Its ever-increasing population is a big draw: half of its 84 million people are under 30 and young people like to shop. Moreover GDP growth of 8.5% in 2005 is driving up household incomes. These young people with higher incomes are also learning fast about quality and hygiene standards.


“For the older Vietnamese, fresh meat has to be warm, showing that it is freshly slaughtered. But the young Vietnamese have already learnt that meat should be kept cool,” says Hoelzer.


Metro has invested heavily in its meat processing and seafood chain, opening its own slaughterhouses to ensure HACCP standards. Yet it still faces significant competition from the cheaper wet markets. Recent outbreaks of disease and a government drive to improve food safety and quality have helped its cause however.


“At the beginning it was mainly international hotels and restaurants that preferred to use Metro. But when bird flu and other diseases arrive, you see how fast the consumer changes to Saigon Co-op or Metro,” said Hoelzer.


Metro has also worked closely with the government to organise food safety seminars around the country.


For its fresh fruit and vegetable supply, the work is ongoing too. Hoelzer claims Metro has already trained more than 16,000 farmers to meet quality requirements for modern distribution but the fresh cold-chain is still a daily challenge.


“When you’re buying from thousands of farmers directly it is hard to guarantee a closed cold-chain,” he says, welcoming the idea that WTO accession may encourage more logistics firms to enter the market.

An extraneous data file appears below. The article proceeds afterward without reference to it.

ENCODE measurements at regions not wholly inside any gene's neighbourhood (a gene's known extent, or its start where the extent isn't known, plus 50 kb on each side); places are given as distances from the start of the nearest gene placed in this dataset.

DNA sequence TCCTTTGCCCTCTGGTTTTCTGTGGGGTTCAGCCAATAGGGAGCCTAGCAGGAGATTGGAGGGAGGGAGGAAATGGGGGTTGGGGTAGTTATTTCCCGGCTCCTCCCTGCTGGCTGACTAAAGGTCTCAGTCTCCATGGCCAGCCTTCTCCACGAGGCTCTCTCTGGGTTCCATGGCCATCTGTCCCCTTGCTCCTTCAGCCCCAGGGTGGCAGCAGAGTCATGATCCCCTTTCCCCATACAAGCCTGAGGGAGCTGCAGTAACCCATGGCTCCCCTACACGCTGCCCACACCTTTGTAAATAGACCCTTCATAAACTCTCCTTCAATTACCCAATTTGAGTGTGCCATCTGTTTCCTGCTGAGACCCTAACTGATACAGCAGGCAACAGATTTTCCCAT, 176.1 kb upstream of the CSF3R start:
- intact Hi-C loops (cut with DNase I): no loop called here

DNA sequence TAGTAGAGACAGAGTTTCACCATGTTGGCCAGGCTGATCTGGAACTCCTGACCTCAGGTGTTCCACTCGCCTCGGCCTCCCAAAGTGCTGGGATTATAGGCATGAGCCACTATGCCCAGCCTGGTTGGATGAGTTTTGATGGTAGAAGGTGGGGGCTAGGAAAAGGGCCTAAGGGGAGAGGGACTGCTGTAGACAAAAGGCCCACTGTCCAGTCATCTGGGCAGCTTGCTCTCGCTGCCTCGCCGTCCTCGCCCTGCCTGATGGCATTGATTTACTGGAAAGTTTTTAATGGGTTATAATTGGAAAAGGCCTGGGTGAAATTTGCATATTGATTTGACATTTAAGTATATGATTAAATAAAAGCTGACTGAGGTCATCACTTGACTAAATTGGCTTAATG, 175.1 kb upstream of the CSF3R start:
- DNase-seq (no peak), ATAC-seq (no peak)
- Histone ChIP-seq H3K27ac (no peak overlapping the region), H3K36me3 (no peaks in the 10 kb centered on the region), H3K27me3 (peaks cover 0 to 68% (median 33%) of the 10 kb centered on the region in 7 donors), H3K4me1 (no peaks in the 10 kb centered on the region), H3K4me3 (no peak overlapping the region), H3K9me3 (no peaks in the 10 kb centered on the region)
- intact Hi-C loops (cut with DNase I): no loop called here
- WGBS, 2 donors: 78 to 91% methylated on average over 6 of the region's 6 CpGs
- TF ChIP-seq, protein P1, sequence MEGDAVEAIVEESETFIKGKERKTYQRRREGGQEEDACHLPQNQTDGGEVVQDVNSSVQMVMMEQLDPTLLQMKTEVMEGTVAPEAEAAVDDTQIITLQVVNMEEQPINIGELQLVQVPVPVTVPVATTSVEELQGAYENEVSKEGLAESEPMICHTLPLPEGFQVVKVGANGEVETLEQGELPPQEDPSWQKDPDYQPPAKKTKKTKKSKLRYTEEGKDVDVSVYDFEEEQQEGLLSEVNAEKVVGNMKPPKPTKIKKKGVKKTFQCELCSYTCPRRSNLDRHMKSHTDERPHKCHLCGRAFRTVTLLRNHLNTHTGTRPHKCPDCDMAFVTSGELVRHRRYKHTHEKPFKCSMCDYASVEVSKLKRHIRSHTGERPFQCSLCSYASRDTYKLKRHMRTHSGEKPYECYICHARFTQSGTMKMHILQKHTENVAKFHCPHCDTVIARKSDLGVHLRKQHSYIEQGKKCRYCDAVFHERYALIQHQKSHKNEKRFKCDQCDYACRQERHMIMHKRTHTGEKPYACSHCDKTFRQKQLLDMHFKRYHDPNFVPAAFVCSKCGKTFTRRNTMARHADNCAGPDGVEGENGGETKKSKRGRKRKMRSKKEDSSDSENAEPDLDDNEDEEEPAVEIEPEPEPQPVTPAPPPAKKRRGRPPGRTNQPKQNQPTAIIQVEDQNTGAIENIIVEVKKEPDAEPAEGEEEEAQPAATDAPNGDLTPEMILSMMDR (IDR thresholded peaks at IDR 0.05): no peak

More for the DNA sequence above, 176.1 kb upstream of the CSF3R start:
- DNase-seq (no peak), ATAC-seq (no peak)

In other areas however the supply chain has significantly improved since the company’s launch in the market, suggesting that those retailers which follow Metro will have an easier time.


“We now have approximately 500 food suppliers and they’re definitely ready for WTO,” said Hoelzer. “They have the IT infrastructure, they know how to write an invoice and they know what level of quality is needed.”


It remains to be seen whether this is enough for international retailers. Currently they must set up a joint venture with a Vietnamese partner and foreign capital contribution cannot exceed 49%. But from 1 January 2008, the capital limitation will be abolished under WTO agreements and there will be no market access restrictions after January 2009.


France’s Groupe Bourbon already has a small presence in Vietnam with The Big C hypermarkets and South Korea’s Lotte recently announced plans to open new stores in 2008. But despite rumours about Tesco and Wal-Mart, the biggest retailers have not yet revealed their plans in this corner of Asia. They are sure to be watching the early movers however.


As Hoelzer says, Metro has been “an experiment” for the Vietnamese government.


“It has given them opportunities to see where they need to invest in their supply chain, and how to cope with modern distribution. When we started in 2001, pork meat was delivered on the back of a motorbike. Now, it is definitely a market worth investigating.”